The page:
Fri. Feb 3rd, 2023

Renewable energy: A promising future for us

By: Halima Usman

Three years ago, Pakistan took a step towards reducing the levels of heat trapping carbon dioxide gas through ratification of Conference of Parties 21 agreement in 2015. On the other hand, the recent government has been successful in initiating multibillion fossil fuel projects.

Pakistan has been termed as the 7th most vulnerable country towards climate change in the Global Climate Risk Index 2018 report. In addition to this, it has faced record breaking floods for three consecutive years from 2010-2012, along with scorching heat waves of 2015 and alteration of the seasonal and rainfall patterns. The issue of power shortages has not been solved till now in spite of the government promises resulting in regular electric power outages in most parts of the country. Also, a great population of urban households is backed up by standby generators operating on natural gas, diesel and liquid propane gas pouring additional CO2 emissions into the atmosphere. The electrical grid that is powered by coal and the backup generators powered by diesel is exacerbating the process of global warming at a faster rate. The development of our country relies on coal, oil and natural gas as major components of energy mix.

Climate change is widely considered to be a human interest issue. Harnessing renewable energy for large scale projects can provide immense benefits to a developing country like ours. Trajectory growth of renewable facilities in China and India act as an example for Pakistan, diverting from fossil fuel powered projects. With a staggering population of 207.8 million, Pakistan has been termed as the 6th most populous country and the population continues to exceed with high rate of unemployment. Introduction of renewable energy technologies can provide job opportunities ranging from construction, installation, consulting services and provide a pathway to develop skills and gaining knowledge on the current renewable technology sector.

Another important aspect of renewable industry is that the water usage is little to none for the operation of projects. Pakistan has become one of the water-stressed countries and is predicted to face water scarcity by 2025. On the contrary, coal-fired power plants are dependent on substantial amount of freshwater usage, in various processes during extraction, washing, transportation and steaming of coal. Moreover, the benefits of renewable energy should be raised in the education sector as well, giving rise to the progression of scientific research in educational institutions.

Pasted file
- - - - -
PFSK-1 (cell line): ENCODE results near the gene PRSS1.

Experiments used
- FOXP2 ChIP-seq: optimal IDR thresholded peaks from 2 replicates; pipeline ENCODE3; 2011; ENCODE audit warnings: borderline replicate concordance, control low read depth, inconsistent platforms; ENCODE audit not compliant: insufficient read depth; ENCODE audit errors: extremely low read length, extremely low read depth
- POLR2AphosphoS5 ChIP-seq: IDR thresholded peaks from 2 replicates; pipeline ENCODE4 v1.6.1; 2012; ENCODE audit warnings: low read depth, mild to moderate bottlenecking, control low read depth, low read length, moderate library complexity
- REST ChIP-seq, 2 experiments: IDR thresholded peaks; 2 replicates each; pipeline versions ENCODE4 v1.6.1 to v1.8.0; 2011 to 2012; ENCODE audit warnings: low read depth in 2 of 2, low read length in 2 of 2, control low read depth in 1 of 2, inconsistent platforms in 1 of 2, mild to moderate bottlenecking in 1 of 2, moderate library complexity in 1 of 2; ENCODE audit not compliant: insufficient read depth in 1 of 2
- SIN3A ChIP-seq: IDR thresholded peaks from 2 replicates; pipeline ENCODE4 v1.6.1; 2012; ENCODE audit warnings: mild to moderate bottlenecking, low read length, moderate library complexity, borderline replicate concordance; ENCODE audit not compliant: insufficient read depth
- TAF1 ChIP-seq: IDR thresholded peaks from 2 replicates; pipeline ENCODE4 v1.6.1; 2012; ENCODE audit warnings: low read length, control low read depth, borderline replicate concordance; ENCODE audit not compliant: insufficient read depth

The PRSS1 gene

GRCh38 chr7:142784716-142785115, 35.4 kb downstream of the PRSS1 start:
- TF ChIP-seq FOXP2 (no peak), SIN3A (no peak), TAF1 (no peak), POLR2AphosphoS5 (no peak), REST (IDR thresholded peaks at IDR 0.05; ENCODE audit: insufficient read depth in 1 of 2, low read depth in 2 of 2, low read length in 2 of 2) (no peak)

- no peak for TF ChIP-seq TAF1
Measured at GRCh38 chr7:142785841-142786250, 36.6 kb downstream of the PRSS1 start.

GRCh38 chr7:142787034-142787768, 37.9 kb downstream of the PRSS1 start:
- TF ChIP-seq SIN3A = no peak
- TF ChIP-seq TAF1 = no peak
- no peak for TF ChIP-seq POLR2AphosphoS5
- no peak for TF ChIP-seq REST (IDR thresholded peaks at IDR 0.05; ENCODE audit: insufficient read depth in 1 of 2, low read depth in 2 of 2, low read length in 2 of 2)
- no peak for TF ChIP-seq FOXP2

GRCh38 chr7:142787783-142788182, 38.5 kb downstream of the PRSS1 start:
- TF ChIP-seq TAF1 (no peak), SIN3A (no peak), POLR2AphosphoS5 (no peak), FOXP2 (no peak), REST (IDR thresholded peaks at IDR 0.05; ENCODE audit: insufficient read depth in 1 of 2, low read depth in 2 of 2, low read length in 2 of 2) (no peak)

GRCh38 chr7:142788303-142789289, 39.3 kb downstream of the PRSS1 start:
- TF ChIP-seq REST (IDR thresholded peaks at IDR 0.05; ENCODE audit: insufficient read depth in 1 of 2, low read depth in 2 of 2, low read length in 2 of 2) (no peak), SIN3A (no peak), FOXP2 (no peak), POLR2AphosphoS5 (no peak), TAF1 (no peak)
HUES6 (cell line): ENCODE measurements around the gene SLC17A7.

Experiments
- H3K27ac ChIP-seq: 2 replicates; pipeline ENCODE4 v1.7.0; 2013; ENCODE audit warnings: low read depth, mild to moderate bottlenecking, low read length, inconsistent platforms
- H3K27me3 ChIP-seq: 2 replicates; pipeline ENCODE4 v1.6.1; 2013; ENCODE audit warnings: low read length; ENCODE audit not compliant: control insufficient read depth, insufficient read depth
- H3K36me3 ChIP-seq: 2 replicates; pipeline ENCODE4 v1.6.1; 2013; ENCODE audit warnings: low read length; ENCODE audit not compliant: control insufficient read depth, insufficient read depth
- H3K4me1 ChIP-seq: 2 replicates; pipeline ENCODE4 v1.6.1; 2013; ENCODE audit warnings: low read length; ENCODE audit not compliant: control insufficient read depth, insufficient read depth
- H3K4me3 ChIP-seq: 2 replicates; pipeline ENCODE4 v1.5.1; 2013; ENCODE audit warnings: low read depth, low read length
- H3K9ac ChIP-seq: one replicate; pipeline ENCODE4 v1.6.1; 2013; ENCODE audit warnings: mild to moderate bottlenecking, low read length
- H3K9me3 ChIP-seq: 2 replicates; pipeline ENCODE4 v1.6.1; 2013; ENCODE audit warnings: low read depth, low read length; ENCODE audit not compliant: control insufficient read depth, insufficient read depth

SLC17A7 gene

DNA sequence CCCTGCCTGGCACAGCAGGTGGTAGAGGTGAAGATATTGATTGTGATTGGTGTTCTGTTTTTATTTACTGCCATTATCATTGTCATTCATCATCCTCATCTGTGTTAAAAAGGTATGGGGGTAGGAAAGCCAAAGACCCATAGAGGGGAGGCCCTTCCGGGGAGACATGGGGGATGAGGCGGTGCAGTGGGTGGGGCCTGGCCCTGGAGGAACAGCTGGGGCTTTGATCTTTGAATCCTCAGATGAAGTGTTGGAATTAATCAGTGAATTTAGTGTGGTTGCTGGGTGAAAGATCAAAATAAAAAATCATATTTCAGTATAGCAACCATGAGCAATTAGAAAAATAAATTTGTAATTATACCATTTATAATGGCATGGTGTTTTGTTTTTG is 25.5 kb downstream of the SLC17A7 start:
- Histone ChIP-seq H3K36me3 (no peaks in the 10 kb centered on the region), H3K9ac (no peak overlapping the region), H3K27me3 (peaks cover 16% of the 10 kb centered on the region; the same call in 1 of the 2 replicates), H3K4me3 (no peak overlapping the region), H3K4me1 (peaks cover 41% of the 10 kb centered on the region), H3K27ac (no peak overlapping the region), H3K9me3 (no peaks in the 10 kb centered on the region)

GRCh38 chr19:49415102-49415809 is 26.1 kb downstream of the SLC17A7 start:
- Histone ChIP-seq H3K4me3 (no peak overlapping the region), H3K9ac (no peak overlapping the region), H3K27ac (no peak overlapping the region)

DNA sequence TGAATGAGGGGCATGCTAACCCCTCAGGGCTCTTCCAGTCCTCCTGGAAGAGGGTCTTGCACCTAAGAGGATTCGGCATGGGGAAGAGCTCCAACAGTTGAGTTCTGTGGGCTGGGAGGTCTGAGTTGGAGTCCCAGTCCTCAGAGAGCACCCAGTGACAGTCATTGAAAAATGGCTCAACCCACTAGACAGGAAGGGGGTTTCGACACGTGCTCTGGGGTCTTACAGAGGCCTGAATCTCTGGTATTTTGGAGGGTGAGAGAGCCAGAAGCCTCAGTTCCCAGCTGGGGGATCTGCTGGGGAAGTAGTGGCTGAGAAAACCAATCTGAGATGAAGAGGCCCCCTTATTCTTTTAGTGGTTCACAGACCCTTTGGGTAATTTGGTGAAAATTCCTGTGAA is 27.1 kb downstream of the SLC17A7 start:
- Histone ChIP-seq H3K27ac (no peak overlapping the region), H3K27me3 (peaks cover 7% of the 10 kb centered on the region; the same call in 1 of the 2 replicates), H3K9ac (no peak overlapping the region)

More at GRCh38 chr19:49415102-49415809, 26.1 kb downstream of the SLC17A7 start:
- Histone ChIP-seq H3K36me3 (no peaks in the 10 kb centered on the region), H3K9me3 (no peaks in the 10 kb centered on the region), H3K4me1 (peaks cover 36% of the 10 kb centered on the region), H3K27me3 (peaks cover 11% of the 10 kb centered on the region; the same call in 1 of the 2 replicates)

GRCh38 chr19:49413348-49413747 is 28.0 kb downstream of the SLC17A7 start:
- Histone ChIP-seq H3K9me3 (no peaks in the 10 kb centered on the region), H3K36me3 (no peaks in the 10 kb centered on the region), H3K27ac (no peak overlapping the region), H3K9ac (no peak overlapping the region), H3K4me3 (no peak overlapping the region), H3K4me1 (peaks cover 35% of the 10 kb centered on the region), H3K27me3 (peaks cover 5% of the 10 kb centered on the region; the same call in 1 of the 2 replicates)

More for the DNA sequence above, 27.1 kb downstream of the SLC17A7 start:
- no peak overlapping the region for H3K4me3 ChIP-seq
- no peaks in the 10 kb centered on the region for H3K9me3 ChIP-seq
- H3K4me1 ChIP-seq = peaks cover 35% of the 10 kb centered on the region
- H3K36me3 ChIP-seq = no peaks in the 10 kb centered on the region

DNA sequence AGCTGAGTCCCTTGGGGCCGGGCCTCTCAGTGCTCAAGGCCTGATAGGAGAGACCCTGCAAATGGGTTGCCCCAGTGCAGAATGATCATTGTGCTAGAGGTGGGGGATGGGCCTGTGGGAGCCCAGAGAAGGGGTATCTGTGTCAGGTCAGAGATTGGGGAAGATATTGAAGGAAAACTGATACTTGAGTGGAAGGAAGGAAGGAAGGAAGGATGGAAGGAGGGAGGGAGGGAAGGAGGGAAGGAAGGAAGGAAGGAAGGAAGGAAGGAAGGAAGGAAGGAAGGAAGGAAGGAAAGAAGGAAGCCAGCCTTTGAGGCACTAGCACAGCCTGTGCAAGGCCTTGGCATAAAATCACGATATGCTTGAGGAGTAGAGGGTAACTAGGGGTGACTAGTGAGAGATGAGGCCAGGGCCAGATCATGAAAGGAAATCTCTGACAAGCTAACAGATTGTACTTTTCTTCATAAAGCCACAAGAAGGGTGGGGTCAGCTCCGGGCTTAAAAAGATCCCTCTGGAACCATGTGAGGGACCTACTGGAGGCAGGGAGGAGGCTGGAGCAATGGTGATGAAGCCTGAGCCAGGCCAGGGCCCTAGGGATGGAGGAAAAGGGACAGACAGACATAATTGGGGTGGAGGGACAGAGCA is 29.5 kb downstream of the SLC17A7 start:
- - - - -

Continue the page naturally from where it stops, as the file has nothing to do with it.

Human Development Index (HDI) reflects the energy use on the standard of living, education and long healthy life. Policies should be formulated focusing on reducing greenhouse gas emissions that is coming directly from energy use and improving energy efficiency.

Dr. Prajal Pradhan, Researcher at Potsdam Institute for Climate Impact Research stressed on the use of renewable energy to minimize the emissions,  “Indicators for country’s progress and economy such as Gross Domestic Product and Human Development Index are highly correlated with emissions. Thus, under current paradigm, development without emission seems impossible. We need to break out these lock-in effects to transform towards low carbon society. Renewable energy is definitely a promising option. Improvement in emission intensity of developing countries is another option which might require technology transfer from developed country.”

Under the previous government, China Pakistan Economic Corridor gained the spotlight for progression and economic development. But should our progression be led by fossil fuel while the whole world is concentrating towards renewable energy production in order to limit the global temperature rise. With exhausting natural gas deposits, low cost fuel will be the next option, resulting in worsening of the air quality. It is high time that the new government must realize the severity of this issue after witnessing the climate change related natural disasters.

The contributor is pursuing a Masters in Environmental Science degree at the National University of Sciences and Technology. Email:

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